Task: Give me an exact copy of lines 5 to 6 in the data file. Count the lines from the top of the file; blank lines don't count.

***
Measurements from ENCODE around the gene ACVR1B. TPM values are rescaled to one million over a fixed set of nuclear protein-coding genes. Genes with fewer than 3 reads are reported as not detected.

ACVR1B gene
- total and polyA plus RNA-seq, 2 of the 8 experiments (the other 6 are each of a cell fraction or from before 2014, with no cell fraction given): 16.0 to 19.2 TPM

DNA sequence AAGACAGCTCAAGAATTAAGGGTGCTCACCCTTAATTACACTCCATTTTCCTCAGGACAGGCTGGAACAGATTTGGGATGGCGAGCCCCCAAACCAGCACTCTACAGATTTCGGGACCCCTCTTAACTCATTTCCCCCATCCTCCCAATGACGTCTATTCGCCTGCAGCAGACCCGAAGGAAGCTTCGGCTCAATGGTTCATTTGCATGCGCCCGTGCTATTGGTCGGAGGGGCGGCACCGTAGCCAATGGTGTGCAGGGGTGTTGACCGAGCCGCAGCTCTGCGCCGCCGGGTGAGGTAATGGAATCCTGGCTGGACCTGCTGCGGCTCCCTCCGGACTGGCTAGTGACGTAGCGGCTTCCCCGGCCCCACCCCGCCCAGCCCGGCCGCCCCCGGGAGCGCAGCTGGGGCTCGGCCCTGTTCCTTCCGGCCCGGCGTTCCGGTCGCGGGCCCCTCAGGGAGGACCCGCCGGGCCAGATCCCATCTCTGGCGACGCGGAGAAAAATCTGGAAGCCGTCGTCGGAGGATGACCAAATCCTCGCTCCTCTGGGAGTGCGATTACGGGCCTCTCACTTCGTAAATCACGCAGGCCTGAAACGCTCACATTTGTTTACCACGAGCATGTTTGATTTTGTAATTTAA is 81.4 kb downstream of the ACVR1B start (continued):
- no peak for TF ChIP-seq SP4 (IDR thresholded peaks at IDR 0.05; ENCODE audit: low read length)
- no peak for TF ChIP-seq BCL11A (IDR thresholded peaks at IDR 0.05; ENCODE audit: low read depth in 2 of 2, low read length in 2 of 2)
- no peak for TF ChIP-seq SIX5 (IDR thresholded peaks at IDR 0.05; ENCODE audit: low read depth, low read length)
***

- no peak for TF ChIP-seq SP4 (IDR thresholded peaks at IDR 0.05; ENCODE audit: low read length)
- no peak for TF ChIP-seq BCL11A (IDR thresholded peaks at IDR 0.05; ENCODE audit: low read depth in 2 of 2, low read length in 2 of 2)